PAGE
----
Waiting in line for haunts is one of the worst things. Having waited many hours during events like Horror Nights, shivering in the crisp October air and shuffling through twisting mazes of metal to spend less than five minutes going through the main event, I had never been so excited to wait in line for a maze in my life. The queue for RoT had so much detail that I was disappointed the wait wasn’t longer. Taking on the theme of “Miner’s Revenge” (the first maze you experience in their five maze lineup), it felt like the queue was part of a small deserted mining town and included a water tower, a saloon, and even the sheriff’s office that included a periodic “hanging.” The burnt up, animatronic sheriff explained the rules every few minutes and the rest of the queue ran through the scary sounds and other animations. A skeleton sprang up out of an old wooden coffin, the man in the noose dropped and hung by the neck, and just before heading into the abandoned mineshaft, we walked underneath a huge rock facade that definitely rivaled anything else we had seen before.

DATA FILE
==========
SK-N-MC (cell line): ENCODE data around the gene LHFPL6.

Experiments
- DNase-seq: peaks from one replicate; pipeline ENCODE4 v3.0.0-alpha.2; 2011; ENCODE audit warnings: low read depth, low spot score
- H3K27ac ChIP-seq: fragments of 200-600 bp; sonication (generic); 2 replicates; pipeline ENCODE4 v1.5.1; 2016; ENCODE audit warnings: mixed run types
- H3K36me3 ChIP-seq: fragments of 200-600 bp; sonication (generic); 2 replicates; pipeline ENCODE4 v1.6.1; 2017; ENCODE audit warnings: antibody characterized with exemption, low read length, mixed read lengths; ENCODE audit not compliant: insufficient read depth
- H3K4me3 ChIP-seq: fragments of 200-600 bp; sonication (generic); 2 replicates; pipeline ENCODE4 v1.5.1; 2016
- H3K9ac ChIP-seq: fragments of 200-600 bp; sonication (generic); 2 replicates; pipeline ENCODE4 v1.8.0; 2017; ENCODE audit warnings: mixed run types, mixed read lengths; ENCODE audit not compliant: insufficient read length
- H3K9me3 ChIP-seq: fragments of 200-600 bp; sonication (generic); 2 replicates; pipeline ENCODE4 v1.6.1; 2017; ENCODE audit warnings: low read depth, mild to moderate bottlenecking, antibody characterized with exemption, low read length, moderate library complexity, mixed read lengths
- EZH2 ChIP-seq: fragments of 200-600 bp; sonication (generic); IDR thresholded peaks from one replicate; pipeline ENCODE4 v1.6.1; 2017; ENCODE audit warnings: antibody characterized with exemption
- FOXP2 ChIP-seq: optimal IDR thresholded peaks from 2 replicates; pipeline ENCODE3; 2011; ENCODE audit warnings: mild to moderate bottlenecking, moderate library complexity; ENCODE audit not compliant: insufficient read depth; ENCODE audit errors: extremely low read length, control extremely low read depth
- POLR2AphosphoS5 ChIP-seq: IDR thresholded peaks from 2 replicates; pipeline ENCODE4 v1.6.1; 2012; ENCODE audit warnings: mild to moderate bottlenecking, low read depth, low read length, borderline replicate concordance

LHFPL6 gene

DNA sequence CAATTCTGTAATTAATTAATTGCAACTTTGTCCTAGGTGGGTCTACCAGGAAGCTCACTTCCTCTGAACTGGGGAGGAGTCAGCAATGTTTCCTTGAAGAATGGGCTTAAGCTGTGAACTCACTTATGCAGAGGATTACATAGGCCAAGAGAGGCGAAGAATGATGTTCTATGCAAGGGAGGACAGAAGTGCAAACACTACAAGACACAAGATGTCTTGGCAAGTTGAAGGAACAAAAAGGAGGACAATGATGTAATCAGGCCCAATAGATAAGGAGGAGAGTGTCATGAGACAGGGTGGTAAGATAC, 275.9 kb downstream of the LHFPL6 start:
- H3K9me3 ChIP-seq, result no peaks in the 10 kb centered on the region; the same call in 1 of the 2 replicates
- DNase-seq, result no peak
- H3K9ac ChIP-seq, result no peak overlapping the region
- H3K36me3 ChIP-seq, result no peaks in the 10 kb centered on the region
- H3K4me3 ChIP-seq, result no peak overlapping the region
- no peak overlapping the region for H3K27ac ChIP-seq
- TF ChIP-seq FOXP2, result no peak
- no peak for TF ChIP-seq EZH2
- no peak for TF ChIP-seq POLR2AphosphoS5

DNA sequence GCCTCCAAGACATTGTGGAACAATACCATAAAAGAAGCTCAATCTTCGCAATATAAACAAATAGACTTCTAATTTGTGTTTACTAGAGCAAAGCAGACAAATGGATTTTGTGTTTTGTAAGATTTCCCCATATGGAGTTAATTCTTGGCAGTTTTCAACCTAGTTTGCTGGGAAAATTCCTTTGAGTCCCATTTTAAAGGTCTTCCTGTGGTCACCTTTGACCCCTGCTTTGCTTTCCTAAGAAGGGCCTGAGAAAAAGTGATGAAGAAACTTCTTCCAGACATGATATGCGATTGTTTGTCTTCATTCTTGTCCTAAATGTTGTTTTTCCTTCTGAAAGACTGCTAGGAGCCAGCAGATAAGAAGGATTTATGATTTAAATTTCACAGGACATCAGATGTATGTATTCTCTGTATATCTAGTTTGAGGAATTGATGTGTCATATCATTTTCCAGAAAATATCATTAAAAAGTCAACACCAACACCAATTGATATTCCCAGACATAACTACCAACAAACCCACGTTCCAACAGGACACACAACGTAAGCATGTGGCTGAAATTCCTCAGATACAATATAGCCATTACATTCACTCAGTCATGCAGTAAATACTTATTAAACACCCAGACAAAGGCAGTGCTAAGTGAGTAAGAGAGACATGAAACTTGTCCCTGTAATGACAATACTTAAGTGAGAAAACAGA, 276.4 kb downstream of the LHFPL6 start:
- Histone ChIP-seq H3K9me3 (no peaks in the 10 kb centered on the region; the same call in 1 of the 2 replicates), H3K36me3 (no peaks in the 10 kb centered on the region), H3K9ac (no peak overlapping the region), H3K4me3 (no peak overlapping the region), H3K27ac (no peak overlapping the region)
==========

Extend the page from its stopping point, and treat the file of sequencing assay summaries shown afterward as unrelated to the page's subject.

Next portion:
One thing we really love about smaller haunts is the affordability of smaller groups in at longer intervals. Once at the front, we waited for several minutes before the two of us were let in alone. Immediately we were thrust into a tight space that served as the mineshaft. Although the phrase sounds silly, the first minute or so of winding through the maze was utterly haunting. Devoid of scare actors and only had ambient music and a few special effects to set the tone, we were put on edge as we were not used to experiencing a haunt in this manner. At least not for some time (as I have said, I have experienced haunts like this about 12 years ago in Arizona). Finally, scare actors started creeping around the corners, startling us, and getting us on our way through a 30-minute trip through five different mazes all rolled into one.